If you’ve Googled Google lately you may have noticed some changes to the way its enterprise offerings are named and packaged. Google’s cloud services are now officially known as Google Cloud (the same thing you’ve probably been calling it anyway), and Google Apps for Work (i.e., Gmail, Calendar, Hangouts, and Drive) is now G Suite, and falls under the Google Cloud umbrella with other business products and services like Google Analytics, enterprise Maps APIs, Chromebooks, and Android devices.
Although Google has become a bigger player in the business space in recent years, many still view them as merely a search and advertising company — a perception they likely wish to change. This rebranding and the rollout of some exciting new capabilities should help them do just that. Diane Greene, Google’s head cloud chief, compared the company’s cloud computing services to industry heavy-hitters Microsoft and Amazon Web Services (AWS). With an already super-collaborative suite of products — and by now adding machine learning to the mix — Google has definitely earned its place in the cloud conversation.
Smarter business with machine learning
Tackling a full inbox or searching for a document is about to get a whole lot easier thanks to Google’s machine learning platform (Cloud ML). The platform boasts powerful image analysis with Google Cloud Vision API, allowing users to find relevant images quickly (rather than relying on filename and metadata alone), and makes communication easier with beefed-up speech recognition and text analysis. Google Cloud Speech API enables users to convert speech to text in over 80 languages with increasing accuracy. Google Natural Language API helps users analyze text by extracting relevant content from text documents, news articles, blog posts, and social media chatter. Google also wants to make international business easier with Google Cloud Translate API, which can translate source text from websites and other applications. According to Google, Cloud ML gives organizations access to the same deep learning techniques that Google itself uses to power its own services, which can be a game-changer for… well, pretty much everyone.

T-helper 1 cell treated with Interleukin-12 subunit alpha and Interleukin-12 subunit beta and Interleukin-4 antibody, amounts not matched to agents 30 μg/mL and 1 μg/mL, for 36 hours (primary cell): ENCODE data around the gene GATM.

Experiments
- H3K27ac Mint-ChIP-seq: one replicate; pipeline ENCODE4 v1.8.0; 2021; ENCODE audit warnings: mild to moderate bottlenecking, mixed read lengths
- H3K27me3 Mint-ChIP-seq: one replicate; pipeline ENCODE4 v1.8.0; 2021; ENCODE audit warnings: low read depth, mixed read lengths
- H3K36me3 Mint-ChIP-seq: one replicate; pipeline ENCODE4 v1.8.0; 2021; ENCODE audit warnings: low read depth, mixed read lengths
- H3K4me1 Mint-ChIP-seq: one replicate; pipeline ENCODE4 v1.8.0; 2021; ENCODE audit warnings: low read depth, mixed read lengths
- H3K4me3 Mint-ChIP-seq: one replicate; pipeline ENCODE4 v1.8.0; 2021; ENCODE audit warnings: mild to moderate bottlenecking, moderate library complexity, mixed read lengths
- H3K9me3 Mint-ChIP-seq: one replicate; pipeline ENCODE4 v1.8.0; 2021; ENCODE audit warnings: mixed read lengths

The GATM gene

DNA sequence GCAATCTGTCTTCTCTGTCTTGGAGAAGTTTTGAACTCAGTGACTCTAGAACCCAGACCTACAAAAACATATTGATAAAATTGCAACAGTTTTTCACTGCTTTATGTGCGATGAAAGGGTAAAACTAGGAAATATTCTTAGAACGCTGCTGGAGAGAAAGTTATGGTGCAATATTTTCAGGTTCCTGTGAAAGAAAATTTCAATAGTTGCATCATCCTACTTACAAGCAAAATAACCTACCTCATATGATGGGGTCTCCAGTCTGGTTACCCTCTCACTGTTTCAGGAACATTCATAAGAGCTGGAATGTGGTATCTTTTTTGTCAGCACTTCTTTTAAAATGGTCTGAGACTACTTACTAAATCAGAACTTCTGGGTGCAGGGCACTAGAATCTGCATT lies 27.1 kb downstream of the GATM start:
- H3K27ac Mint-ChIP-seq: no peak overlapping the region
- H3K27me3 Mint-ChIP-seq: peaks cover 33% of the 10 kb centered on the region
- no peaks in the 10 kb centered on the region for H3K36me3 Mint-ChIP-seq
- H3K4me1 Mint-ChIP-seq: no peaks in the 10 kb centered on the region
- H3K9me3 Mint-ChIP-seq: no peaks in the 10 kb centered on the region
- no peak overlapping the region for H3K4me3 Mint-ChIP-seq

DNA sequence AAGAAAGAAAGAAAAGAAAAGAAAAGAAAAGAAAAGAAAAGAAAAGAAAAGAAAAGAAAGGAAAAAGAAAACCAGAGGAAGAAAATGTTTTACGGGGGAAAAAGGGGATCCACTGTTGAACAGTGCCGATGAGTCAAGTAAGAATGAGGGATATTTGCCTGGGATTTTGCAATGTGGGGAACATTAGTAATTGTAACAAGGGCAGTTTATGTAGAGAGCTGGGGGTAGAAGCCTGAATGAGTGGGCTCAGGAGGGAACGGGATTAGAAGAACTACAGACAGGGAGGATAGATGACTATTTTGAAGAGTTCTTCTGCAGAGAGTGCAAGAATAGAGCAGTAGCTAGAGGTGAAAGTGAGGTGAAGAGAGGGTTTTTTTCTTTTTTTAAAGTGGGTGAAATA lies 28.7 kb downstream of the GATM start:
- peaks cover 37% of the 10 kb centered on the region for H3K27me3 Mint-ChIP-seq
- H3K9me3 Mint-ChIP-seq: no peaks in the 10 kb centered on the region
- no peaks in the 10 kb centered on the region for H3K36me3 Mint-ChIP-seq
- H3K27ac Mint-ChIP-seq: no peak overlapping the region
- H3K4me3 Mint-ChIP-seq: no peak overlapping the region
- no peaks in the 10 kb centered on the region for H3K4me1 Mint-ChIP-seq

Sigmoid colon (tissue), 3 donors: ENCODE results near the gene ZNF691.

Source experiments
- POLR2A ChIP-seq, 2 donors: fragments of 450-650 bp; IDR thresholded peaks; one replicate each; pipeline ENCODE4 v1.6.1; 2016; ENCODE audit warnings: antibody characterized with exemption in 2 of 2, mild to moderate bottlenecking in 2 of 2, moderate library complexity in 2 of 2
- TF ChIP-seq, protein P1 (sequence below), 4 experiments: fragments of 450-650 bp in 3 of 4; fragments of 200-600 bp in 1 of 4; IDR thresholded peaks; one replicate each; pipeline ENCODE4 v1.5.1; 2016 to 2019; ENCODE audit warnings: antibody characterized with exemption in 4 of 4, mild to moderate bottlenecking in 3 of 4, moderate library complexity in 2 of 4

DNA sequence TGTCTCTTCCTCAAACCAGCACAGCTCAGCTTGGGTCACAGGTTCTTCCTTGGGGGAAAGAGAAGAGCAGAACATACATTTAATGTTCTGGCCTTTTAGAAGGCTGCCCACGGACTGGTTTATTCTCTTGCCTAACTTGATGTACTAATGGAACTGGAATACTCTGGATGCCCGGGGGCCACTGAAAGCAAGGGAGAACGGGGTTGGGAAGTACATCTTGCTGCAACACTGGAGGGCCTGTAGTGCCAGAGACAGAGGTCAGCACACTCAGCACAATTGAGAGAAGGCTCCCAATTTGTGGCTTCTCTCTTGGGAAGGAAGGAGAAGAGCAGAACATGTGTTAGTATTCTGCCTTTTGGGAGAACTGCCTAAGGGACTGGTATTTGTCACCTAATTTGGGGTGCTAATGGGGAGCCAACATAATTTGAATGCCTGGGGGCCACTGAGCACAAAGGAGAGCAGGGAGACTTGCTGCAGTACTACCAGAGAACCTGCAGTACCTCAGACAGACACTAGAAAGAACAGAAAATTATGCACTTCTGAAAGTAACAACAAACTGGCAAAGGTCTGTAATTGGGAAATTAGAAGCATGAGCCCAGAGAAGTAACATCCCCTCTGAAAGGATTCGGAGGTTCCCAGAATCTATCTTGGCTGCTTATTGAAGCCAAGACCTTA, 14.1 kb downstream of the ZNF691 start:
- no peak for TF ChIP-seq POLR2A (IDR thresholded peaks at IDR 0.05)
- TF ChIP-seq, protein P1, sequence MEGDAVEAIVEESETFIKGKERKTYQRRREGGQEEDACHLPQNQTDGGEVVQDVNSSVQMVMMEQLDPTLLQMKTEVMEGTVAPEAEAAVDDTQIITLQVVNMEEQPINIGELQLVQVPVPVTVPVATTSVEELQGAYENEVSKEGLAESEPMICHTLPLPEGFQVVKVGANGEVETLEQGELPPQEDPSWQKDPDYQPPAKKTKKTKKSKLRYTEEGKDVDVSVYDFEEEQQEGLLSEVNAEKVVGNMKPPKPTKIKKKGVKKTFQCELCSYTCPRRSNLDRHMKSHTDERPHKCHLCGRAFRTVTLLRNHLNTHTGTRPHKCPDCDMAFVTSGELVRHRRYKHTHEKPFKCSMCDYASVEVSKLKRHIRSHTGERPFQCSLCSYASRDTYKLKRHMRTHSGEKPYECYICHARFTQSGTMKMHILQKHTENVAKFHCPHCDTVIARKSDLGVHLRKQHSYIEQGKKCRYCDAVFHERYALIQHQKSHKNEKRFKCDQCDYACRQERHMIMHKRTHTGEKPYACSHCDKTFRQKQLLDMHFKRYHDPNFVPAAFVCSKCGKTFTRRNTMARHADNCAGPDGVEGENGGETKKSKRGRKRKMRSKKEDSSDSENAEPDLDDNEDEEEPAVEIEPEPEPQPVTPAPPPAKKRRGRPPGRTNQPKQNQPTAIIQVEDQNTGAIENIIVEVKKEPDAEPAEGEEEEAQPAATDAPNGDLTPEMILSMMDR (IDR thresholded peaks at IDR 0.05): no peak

Putting their money where the cloud is
Google has proven they mean business (pun intended) by spending $9.9 billion dollars on cloud investments in 2015 alone. By investing heavily in their data center facilities, Google can minimize delays during times of high demand, lessening the impact on customers. Senior Vice President of Technical Infrastructure, Urs Hölzle, said Google plans to open new data center regions across the globe in 2017; locations could include the UK, Germany, Finland, India, Singapore, Brazil, and Northern Virginia.
Cloud-based, real-time collaboration is an integral part of today’s Worker Experience. The ability to share insights and data with coworkers at any moment has become critical not only to increasing employee engagement, but also to improving business processes and ultimately delivering a great Customer Experience. Google Cloud and the new and improved G Suite will provide Google customers with even greater collaboration capabilities and efficiency than ever before, creating transformative experiences for workers and customers alike.